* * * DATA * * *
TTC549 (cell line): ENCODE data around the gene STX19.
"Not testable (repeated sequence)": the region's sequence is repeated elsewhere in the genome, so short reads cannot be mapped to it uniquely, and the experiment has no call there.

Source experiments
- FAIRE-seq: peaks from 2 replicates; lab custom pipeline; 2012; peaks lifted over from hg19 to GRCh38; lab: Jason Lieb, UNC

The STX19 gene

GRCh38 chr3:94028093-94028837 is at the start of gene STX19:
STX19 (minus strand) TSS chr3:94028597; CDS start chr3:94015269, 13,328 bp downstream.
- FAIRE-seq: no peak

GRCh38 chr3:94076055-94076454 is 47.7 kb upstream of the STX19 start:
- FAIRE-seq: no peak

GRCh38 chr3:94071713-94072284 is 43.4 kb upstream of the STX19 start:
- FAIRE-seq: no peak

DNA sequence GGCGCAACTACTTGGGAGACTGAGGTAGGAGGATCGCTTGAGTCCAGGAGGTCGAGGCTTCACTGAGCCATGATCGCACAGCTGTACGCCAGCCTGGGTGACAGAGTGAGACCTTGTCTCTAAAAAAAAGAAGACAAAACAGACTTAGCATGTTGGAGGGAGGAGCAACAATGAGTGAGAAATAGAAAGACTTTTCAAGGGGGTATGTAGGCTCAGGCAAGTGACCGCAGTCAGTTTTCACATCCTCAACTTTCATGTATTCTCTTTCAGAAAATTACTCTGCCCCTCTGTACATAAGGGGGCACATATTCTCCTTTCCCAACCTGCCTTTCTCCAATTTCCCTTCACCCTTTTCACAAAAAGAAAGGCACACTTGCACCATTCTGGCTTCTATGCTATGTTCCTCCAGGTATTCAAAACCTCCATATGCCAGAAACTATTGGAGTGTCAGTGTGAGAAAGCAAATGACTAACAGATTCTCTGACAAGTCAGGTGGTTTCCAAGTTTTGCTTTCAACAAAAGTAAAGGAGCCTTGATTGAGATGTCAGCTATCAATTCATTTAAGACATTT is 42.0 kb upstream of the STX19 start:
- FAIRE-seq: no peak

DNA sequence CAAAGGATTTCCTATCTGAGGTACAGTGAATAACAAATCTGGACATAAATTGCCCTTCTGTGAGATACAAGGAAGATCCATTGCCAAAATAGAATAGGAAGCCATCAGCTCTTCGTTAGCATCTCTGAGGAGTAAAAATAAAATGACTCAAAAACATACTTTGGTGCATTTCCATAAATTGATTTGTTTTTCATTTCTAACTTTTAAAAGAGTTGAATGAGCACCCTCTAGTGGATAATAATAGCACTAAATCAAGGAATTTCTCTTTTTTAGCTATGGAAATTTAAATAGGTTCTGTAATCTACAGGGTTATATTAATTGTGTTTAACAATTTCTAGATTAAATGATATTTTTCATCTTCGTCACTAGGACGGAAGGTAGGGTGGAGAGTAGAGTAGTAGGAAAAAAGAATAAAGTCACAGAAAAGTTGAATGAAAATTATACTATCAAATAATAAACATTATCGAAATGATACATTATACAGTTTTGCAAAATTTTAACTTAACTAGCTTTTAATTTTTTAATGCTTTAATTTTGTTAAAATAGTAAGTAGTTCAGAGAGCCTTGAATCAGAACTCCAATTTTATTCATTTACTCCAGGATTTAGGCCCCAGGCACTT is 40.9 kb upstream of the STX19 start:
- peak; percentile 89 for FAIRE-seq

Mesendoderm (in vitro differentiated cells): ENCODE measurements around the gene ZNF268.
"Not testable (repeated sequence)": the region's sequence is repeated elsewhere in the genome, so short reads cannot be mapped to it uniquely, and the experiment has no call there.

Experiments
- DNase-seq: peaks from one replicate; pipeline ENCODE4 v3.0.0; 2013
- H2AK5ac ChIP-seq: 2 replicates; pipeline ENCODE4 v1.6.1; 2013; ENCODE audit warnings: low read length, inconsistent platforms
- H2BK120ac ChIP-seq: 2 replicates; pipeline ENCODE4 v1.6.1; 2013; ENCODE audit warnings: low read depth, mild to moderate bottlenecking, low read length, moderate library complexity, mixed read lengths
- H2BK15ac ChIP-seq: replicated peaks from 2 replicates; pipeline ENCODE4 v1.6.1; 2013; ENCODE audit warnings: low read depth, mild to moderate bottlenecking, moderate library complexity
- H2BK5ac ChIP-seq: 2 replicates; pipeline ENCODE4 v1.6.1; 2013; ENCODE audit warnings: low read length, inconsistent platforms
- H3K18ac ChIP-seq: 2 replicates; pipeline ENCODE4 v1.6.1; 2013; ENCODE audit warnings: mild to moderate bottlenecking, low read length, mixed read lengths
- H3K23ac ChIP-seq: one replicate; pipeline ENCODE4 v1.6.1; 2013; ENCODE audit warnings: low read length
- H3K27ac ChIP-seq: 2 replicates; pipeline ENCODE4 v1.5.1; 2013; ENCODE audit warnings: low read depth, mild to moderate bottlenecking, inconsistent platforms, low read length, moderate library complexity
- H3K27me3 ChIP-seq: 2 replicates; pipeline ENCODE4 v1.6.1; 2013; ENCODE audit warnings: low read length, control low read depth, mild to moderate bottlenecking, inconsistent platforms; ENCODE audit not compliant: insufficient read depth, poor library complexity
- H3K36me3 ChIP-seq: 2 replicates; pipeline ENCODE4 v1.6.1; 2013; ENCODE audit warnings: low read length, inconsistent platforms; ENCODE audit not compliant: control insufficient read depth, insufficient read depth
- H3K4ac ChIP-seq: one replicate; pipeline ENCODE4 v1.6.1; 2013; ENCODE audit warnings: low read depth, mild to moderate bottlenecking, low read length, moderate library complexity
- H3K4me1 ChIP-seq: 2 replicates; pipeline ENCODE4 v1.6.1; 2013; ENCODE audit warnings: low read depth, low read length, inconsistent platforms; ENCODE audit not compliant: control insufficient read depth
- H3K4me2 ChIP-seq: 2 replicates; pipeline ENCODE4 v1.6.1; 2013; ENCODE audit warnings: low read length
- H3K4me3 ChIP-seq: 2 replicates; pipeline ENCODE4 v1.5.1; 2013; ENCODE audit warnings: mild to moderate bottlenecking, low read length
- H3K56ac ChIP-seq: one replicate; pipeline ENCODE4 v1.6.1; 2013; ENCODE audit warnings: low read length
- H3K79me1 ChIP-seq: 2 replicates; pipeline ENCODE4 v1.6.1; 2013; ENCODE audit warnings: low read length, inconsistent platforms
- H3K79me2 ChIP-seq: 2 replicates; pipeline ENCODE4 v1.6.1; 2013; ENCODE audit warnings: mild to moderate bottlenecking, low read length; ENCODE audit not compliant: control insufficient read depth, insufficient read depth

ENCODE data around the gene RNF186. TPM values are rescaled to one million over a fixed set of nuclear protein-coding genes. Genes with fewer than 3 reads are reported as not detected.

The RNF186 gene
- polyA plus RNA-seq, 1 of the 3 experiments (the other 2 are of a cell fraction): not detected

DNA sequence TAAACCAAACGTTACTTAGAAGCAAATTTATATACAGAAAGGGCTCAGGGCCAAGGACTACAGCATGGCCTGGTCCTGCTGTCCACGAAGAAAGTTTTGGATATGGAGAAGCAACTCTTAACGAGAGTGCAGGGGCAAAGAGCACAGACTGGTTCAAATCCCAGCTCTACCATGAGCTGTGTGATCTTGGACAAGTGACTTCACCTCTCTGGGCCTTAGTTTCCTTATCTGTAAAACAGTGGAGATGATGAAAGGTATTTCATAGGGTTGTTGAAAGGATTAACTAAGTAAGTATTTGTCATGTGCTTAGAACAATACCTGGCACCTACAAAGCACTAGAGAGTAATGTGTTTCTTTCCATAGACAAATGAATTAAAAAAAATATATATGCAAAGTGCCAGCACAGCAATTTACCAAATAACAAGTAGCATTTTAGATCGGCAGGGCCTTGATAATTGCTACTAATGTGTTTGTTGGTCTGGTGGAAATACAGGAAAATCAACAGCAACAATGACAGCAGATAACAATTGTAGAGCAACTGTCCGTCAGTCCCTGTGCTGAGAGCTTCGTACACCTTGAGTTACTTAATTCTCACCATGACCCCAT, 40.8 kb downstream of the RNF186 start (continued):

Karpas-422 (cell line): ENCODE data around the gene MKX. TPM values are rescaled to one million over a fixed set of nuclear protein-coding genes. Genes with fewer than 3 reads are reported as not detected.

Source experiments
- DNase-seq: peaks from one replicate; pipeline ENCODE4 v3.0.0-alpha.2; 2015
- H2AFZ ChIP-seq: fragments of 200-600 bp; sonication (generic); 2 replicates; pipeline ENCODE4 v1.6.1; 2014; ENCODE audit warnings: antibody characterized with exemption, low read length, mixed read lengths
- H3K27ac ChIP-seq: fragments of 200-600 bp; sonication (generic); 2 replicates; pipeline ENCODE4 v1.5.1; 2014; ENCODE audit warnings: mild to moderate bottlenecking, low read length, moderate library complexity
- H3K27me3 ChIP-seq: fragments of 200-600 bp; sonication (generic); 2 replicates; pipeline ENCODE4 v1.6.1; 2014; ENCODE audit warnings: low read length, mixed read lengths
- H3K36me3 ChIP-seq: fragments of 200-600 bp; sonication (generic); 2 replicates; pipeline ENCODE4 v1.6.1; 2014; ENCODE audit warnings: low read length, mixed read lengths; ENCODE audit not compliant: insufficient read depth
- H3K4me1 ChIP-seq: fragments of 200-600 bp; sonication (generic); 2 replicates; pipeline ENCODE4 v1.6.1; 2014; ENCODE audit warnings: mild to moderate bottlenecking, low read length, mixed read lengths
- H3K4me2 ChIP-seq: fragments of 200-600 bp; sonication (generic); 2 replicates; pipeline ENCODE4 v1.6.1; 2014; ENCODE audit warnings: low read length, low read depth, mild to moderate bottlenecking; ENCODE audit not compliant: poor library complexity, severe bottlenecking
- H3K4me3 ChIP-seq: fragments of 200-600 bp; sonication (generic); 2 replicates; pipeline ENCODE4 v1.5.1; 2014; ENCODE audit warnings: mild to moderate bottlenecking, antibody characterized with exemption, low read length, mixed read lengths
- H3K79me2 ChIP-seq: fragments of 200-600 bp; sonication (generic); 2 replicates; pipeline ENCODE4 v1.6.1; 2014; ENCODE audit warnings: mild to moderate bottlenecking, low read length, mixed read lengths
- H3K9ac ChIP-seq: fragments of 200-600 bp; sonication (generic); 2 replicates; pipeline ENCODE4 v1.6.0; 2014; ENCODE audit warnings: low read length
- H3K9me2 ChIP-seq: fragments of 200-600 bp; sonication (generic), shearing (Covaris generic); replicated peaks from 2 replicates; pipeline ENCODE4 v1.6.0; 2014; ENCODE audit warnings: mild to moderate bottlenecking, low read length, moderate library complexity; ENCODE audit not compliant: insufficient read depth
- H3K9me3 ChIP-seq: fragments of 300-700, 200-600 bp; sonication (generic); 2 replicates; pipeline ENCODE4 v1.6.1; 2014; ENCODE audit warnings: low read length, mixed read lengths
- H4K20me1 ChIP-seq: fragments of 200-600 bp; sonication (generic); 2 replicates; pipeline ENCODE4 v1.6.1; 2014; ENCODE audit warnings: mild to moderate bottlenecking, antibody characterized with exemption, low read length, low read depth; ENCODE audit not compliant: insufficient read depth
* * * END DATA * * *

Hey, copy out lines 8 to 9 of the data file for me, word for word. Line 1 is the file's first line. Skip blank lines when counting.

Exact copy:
- FAIRE-seq: no peak

GRCh38 chr3:94076055-94076454 is 47.7 kb upstream of the STX19 start: